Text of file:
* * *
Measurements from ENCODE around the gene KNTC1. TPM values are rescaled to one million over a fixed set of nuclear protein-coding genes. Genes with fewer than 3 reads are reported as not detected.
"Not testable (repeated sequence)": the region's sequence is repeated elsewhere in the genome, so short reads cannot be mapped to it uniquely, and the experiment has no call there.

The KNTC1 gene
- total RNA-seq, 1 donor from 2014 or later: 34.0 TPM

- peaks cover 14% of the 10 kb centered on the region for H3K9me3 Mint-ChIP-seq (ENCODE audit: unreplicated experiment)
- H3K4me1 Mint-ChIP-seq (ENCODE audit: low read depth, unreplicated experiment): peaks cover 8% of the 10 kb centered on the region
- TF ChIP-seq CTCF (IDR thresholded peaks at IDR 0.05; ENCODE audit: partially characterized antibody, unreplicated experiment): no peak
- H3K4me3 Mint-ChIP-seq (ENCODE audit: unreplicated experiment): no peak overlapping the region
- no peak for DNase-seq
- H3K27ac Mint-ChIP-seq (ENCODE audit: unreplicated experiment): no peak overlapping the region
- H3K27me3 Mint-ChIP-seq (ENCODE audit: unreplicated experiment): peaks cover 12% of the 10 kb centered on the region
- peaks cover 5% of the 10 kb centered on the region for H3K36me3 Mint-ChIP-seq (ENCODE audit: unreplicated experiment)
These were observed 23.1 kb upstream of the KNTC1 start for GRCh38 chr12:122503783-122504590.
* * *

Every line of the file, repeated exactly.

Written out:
Measurements from ENCODE around the gene KNTC1. TPM values are rescaled to one million over a fixed set of nuclear protein-coding genes. Genes with fewer than 3 reads are reported as not detected.
"Not testable (repeated sequence)": the region's sequence is repeated elsewhere in the genome, so short reads cannot be mapped to it uniquely, and the experiment has no call there.

The KNTC1 gene
- total RNA-seq, 1 donor from 2014 or later: 34.0 TPM

- peaks cover 14% of the 10 kb centered on the region for H3K9me3 Mint-ChIP-seq (ENCODE audit: unreplicated experiment)
- H3K4me1 Mint-ChIP-seq (ENCODE audit: low read depth, unreplicated experiment): peaks cover 8% of the 10 kb centered on the region
- TF ChIP-seq CTCF (IDR thresholded peaks at IDR 0.05; ENCODE audit: partially characterized antibody, unreplicated experiment): no peak
- H3K4me3 Mint-ChIP-seq (ENCODE audit: unreplicated experiment): no peak overlapping the region
- no peak for DNase-seq
- H3K27ac Mint-ChIP-seq (ENCODE audit: unreplicated experiment): no peak overlapping the region
- H3K27me3 Mint-ChIP-seq (ENCODE audit: unreplicated experiment): peaks cover 12% of the 10 kb centered on the region
- peaks cover 5% of the 10 kb centered on the region for H3K36me3 Mint-ChIP-seq (ENCODE audit: unreplicated experiment)
These were observed 23.1 kb upstream of the KNTC1 start for GRCh38 chr12:122503783-122504590.